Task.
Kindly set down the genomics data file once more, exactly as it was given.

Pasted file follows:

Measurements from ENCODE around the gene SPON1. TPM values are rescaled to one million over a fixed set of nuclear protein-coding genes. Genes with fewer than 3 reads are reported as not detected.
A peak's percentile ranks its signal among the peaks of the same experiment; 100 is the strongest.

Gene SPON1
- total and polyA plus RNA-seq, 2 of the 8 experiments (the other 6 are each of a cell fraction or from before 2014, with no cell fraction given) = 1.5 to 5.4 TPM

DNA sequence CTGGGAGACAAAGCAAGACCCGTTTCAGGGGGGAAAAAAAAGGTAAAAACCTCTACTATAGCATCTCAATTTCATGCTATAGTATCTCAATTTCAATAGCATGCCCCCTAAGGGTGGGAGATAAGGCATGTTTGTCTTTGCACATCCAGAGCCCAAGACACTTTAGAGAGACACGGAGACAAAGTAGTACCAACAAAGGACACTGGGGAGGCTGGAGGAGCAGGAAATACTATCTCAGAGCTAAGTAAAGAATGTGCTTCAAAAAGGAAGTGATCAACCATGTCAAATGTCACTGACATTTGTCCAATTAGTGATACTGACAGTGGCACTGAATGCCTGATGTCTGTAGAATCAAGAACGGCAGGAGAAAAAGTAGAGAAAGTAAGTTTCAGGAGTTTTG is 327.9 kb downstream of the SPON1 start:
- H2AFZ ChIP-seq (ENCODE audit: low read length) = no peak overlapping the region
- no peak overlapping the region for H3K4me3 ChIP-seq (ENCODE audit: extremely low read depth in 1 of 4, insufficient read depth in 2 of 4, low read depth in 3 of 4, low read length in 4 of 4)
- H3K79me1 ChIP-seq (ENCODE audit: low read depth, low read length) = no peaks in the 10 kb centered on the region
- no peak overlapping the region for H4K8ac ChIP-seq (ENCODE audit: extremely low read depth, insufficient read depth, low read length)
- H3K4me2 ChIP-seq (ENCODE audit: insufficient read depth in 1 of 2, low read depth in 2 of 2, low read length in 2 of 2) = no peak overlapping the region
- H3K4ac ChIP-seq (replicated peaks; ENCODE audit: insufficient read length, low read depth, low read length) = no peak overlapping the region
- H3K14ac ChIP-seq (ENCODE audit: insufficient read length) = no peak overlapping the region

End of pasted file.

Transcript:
Measurements from ENCODE around the gene SPON1. TPM values are rescaled to one million over a fixed set of nuclear protein-coding genes. Genes with fewer than 3 reads are reported as not detected.
A peak's percentile ranks its signal among the peaks of the same experiment; 100 is the strongest.

Gene SPON1
- total and polyA plus RNA-seq, 2 of the 8 experiments (the other 6 are each of a cell fraction or from before 2014, with no cell fraction given) = 1.5 to 5.4 TPM

DNA sequence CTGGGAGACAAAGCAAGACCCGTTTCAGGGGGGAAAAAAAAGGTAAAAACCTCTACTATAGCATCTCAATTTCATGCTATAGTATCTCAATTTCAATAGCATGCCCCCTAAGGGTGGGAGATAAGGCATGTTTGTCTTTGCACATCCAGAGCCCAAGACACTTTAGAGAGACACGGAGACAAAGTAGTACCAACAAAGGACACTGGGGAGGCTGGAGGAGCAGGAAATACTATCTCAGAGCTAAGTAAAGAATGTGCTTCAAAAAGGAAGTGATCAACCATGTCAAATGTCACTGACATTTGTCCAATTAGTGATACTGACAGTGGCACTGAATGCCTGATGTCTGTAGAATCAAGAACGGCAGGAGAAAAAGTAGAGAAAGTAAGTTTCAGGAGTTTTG is 327.9 kb downstream of the SPON1 start:
- H2AFZ ChIP-seq (ENCODE audit: low read length) = no peak overlapping the region
- no peak overlapping the region for H3K4me3 ChIP-seq (ENCODE audit: extremely low read depth in 1 of 4, insufficient read depth in 2 of 4, low read depth in 3 of 4, low read length in 4 of 4)
- H3K79me1 ChIP-seq (ENCODE audit: low read depth, low read length) = no peaks in the 10 kb centered on the region
- no peak overlapping the region for H4K8ac ChIP-seq (ENCODE audit: extremely low read depth, insufficient read depth, low read length)
- H3K4me2 ChIP-seq (ENCODE audit: insufficient read depth in 1 of 2, low read depth in 2 of 2, low read length in 2 of 2) = no peak overlapping the region
- H3K4ac ChIP-seq (replicated peaks; ENCODE audit: insufficient read length, low read depth, low read length) = no peak overlapping the region
- H3K14ac ChIP-seq (ENCODE audit: insufficient read length) = no peak overlapping the region